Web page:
Descartes' Meditations

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In Descartes’ Second Meditation, he makes a major breakthrough in his philosophical studies resulting from the doubts presented in the First Meditation. This indubitable truth, referred to as the cogito, proves his own existence whenever he is thinking and is the only thing, thus far, that Descartes has been able to clearly and distinctly perceive. He uses the basis in finding his own existence later in the Meditations to seek further understanding of other ideas, such as God and the physical world. His skeptical view of all that he knows leads to great advancements in philosophy, where the idea of clear and distinct thoughts plays a crucial role.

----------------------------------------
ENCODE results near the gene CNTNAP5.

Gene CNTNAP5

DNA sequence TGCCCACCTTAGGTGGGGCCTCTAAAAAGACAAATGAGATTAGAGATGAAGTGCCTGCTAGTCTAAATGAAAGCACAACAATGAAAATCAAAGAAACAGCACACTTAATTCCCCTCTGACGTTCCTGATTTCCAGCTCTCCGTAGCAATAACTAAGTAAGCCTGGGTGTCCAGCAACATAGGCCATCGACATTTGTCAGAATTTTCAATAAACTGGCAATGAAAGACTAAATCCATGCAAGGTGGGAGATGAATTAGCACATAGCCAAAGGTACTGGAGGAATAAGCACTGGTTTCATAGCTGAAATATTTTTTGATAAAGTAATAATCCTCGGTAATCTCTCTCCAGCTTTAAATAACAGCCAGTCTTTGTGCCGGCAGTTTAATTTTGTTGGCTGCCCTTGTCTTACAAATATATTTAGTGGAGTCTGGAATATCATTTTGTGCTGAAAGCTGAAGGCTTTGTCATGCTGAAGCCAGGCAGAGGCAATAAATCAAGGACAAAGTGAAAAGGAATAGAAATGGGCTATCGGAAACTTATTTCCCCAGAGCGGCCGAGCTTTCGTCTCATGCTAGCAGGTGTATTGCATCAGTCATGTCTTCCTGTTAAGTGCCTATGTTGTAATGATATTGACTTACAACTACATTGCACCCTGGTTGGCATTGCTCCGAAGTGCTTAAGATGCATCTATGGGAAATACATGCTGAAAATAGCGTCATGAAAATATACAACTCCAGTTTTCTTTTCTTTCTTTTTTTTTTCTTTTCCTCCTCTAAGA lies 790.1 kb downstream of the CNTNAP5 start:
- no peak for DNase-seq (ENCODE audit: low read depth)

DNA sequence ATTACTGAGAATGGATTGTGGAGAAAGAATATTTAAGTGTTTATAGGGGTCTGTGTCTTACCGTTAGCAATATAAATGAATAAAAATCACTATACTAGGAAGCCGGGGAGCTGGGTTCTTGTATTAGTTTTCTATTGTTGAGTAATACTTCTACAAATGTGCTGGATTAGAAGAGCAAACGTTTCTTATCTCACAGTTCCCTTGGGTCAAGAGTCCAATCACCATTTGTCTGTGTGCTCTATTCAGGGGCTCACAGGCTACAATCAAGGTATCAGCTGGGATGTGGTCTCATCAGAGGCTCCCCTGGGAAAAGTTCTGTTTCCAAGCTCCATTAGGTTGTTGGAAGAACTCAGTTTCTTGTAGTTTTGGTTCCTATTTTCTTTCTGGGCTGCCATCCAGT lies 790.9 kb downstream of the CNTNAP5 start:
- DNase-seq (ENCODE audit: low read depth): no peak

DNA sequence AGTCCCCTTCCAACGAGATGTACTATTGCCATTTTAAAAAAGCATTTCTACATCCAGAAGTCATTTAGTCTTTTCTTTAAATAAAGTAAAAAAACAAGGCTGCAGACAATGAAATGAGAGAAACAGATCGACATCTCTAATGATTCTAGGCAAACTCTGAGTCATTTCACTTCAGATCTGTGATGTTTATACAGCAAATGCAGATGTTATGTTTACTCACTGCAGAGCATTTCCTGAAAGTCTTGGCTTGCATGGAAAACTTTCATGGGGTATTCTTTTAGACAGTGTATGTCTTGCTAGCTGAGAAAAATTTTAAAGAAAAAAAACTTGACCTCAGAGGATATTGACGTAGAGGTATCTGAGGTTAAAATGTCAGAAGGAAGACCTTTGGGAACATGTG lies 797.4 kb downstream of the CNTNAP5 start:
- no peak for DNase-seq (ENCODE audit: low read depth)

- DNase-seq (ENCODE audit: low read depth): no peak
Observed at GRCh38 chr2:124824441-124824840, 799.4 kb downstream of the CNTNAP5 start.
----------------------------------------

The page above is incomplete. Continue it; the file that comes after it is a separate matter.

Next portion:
In order to understand where the idea of the cogito originated, it is necessary to return to the First Meditation and examine the progress that Descartes has already made. He begins the Meditations by stripping away all of his prior beliefs and starting his quest for knowledge from the foundations. He thinks that if he can cast out all foundations as doubtful, then all of his beliefs would be false. Sense perception, as he sees it, is the source for everything that he believes is true, so therefore, it is the first foundation that he examines. He first proves that the particular things of the world, like sensible real objects, can be doubted. When we dream, we cannot tell the difference between these real objects and the objects of this dream “world” from our senses. Due to the fact that this instance of sense perception can be ruled as unreliable, these a posteriori beliefs, all of which come from experience or senses, can be doubted as a whole. He then looks at a priori beliefs, or necessary beliefs, that do not need additional proof but rather are definitional and naturally “true” on their own. Although at first he seems rather certain that these ideas are wholly reliable, he thinks of a way in which all of these beliefs can be doubted; that being the idea of a evil demon who deceives all humans into believing that...
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